California Prohibited Marriage Laws: Requirements & Consent Age
By Lindsay Kramer
Updated September 10, 2019
California marriage laws are similar to other states’ marriage laws in that they prevent illegal marriages by restricting the circumstances under which individuals can legally enter marriage contracts. Marriage is a contract; illegal marriages are marriages that cannot be enforced. This means that couples living in illegal marriages cannot access the benefits of a legal marriage in the event of a divorce, such as spousal inheritance rights and community property rights.
Prohibited Marriages in California
An illegal marriage is one where:
- One or both of the partners was married to another person when the marriage was conducted.
- One or both partners were underage at the time of the marriage and did not have parental consent to marry.
- One or both partners could not consent to the marriage due to cognitive impairment or being under the influence of drugs or alcohol when the marriage was performed.
- Either partner was forced to enter the marriage.
- The spouses are related by blood.
- One spouse committed fraud to enter the marriage.
When an individual marries for a reason other than the desire to make a lifelong personal commitment to another individual, the court may deem that she entered the marriage fraudulently. For example, marriages that are conducted for the sole purpose of helping foreigners enter the United States and obtain green cards are considered fraudulent marriages.
Child Marriage in California
In California, the age of consent is 18. This means it is illegal for an adult to engage in sexual intercourse with any child under age 18 unless the adult is the minor’s spouse. California marriage laws do not set a minimum age limit for marriage, but they do impose certain restrictions on minors who wish to marry.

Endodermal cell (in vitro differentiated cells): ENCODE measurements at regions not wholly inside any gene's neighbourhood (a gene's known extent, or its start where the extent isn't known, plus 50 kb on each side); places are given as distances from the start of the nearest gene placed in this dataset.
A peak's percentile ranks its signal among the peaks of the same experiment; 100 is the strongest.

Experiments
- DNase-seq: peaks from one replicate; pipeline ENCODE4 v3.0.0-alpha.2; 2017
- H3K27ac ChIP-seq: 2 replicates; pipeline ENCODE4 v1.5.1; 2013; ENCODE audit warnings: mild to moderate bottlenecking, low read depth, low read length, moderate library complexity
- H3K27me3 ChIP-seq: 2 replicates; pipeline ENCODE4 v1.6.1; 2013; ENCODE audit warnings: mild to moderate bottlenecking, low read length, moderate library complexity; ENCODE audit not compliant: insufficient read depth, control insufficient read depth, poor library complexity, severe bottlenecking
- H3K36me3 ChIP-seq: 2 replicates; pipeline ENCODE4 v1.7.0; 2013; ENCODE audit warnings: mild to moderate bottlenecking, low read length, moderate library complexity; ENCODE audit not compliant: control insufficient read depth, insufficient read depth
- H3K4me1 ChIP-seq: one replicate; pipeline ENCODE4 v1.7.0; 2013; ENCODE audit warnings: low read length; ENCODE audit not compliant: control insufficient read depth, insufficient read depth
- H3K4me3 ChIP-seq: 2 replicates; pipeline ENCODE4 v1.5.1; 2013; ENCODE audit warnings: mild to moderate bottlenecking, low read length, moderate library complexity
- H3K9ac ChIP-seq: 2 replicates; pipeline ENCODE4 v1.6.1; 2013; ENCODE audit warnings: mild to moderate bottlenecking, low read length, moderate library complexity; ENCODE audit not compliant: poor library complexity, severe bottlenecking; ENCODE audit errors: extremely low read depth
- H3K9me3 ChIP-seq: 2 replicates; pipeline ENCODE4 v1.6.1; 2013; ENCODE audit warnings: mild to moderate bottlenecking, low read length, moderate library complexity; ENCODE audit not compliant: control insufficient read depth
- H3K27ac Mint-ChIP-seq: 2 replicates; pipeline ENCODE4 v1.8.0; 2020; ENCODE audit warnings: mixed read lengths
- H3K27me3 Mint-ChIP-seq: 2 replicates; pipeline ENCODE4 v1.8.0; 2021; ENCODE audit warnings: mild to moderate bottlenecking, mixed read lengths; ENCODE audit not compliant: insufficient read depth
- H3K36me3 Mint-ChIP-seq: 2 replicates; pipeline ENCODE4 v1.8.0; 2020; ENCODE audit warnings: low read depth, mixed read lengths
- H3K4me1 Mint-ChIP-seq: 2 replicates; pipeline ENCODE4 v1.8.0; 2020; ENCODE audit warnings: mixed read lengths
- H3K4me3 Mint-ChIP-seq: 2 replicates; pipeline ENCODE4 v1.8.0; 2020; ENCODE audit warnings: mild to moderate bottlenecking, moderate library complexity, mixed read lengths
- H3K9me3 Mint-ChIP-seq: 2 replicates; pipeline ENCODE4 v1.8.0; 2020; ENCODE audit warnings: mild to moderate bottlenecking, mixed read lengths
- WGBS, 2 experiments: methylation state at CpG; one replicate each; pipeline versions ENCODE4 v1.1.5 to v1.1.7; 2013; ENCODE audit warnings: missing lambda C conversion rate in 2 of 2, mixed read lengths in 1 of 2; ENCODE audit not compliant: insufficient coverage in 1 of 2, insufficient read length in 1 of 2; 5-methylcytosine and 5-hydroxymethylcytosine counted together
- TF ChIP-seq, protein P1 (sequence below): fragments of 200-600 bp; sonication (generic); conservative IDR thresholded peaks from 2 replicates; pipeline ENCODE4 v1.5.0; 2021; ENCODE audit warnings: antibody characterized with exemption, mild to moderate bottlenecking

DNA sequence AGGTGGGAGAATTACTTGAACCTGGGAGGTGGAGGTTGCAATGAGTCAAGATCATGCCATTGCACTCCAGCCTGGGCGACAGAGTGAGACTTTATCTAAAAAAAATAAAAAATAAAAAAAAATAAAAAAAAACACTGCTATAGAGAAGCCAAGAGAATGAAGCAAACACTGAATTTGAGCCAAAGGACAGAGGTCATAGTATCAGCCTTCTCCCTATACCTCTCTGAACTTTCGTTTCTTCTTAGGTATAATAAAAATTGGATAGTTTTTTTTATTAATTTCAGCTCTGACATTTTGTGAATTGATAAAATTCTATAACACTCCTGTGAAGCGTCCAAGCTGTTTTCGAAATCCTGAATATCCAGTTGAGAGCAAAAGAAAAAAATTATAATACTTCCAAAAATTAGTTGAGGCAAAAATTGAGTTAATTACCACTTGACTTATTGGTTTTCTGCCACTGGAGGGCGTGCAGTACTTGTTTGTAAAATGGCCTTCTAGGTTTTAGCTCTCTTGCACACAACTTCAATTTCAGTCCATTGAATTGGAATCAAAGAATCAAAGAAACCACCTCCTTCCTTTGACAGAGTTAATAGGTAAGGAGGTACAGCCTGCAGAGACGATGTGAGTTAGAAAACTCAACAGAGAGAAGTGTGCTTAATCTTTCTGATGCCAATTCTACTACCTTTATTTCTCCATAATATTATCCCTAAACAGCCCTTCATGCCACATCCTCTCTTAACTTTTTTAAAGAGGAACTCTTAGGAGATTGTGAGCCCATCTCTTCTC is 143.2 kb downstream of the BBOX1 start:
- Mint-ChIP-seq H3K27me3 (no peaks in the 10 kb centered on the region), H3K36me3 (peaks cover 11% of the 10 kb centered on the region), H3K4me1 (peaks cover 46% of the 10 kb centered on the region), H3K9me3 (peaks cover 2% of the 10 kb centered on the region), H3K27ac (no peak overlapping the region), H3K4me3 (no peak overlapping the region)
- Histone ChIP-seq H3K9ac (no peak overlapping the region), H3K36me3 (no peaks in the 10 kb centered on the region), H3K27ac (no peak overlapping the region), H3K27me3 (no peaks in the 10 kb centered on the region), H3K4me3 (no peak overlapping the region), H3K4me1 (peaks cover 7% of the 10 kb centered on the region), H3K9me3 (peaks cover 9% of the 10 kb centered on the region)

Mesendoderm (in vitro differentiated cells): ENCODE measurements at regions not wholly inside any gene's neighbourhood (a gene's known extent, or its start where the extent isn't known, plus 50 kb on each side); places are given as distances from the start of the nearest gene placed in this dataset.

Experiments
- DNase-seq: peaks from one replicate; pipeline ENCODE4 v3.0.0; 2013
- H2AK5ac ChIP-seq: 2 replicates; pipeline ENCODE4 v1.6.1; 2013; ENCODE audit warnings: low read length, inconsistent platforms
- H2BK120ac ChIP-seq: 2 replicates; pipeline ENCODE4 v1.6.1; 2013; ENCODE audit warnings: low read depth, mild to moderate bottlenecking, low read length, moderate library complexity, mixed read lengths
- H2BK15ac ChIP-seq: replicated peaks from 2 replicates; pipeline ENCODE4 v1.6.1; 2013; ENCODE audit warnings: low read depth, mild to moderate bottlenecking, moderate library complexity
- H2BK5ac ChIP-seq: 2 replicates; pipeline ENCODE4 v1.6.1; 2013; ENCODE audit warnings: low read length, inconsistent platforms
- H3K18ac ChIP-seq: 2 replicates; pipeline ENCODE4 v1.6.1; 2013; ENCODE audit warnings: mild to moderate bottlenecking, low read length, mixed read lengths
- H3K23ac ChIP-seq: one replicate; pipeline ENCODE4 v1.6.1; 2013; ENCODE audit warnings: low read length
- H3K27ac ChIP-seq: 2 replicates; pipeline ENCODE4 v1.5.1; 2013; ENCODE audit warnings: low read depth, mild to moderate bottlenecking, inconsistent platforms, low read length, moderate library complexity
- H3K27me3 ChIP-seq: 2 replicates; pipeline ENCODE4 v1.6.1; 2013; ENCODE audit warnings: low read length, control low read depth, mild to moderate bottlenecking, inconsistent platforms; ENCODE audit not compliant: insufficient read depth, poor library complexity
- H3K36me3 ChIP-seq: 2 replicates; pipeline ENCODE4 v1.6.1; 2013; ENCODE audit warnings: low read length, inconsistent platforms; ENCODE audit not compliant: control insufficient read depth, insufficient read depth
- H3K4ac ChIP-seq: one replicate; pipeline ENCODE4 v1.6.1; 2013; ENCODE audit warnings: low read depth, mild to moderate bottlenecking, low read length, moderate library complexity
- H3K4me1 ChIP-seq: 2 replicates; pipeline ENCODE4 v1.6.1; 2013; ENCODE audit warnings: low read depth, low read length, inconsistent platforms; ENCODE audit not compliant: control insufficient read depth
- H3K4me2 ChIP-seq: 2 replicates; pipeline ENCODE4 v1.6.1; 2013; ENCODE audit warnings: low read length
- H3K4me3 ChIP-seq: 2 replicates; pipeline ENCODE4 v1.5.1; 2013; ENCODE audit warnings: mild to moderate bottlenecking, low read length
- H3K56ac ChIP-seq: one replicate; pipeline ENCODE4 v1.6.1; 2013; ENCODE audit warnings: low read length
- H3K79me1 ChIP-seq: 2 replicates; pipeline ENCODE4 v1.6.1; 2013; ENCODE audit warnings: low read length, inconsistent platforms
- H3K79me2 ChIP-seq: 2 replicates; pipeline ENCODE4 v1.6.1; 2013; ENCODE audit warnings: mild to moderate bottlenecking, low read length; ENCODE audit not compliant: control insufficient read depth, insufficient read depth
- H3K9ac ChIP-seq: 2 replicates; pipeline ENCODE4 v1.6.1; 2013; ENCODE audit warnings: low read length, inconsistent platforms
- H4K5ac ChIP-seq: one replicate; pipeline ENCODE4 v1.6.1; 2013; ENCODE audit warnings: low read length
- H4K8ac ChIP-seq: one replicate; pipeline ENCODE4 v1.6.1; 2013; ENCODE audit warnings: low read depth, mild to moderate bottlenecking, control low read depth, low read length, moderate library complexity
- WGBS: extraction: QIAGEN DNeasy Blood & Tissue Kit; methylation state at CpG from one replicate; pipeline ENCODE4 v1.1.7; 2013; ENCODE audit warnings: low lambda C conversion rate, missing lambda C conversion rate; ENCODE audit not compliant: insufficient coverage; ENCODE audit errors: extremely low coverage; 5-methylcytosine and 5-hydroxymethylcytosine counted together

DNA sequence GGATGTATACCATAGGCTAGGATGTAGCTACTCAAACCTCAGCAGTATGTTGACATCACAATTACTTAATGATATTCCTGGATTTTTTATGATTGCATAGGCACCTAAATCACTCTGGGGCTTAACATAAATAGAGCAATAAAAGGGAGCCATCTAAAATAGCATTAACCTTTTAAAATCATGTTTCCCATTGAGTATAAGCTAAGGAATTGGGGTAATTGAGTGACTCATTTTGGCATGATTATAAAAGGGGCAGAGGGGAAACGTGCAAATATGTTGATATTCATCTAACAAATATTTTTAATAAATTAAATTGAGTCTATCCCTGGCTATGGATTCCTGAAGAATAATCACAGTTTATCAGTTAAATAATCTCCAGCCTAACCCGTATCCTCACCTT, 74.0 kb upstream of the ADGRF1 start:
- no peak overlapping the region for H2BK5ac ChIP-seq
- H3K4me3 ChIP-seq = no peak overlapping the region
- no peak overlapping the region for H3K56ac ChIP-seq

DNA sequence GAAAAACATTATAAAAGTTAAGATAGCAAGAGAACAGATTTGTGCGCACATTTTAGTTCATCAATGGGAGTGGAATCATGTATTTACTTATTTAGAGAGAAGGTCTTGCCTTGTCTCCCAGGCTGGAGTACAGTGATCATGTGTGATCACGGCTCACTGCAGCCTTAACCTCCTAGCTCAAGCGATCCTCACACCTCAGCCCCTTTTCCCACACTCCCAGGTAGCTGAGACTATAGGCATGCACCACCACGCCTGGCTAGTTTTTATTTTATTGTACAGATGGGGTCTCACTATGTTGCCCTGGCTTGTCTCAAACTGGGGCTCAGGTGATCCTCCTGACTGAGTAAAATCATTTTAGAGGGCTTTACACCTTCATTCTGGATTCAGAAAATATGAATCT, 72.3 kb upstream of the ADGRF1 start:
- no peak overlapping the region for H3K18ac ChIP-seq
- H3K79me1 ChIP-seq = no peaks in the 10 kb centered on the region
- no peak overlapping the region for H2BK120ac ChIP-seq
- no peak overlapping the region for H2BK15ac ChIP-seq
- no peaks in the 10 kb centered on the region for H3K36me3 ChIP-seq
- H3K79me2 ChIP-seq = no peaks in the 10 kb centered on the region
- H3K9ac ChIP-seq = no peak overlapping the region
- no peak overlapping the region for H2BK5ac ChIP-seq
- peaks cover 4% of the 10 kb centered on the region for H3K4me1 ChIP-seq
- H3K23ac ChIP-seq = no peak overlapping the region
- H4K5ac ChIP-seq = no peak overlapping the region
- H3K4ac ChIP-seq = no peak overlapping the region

In California, minors cannot marry without parental consent to do so. Additionally, a minor who plans to marry must have a court order permitting him to do so, which is only granted after appearing before a judge and attending at least one premarital counseling session. A minor may only get married in California following a 30-day waiting period from the date the marriage license is issued unless__:
- The minor is a high school graduate and 17 years old or
- One of the partners listed on the marriage license is pregnant.
Read More: What Is the Common Marriage Law in California?
Common Law Marriage in California
California does not recognize common law marriages. In some other states, such as Alabama, a couple may enjoy the legal benefits of marriage despite not actually being legally married if they meet certain criteria. This criteria varies from state to state among those that recognize it. Typically, it includes requirements like filing taxes jointly and using a shared surname.
California Marriage Laws
In California, there are few restrictions on couples who wish to marry. They do not have to be California residents and are not required to complete a waiting period or a blood test to get married. They must, however, obtain a marriage license from one of California’s 58 counties. A marriage license costs between $35 and $105, depending on the county that issues it and grants the couple the right to marry anywhere in the state of California.
California Laws Divorce
The laws that divorce courts in California follow are fairly similar to divorce laws in other states. Like eight other states, California is a community property state. This means that when a couple divorces, the court divides their marital assets between them equally, unless there is a significant reason for doing otherwise, such as a prenuptial agreement that outlines how the parties want their assets to be divided.
Couples who are not legally married cannot get divorced. They can, however, have their marriage annulled if the marriage is determined to be invalid. An annulment is different from a divorce in that it doesn't dismantle a legal marriage, but voids a marriage as if it had never happened. If the couple has children, both parents have equal rights to them provided they establish the children’s paternity.
Lindsay Kramer is a freelance writer and editor who has been working in the legal niche since 2012. Her primary focus areas within this niche are family law and personal injury law. Lindsay works closely with a few legal marketing agencies, providing blog posts, website content and marketing materials to law firms across the United States.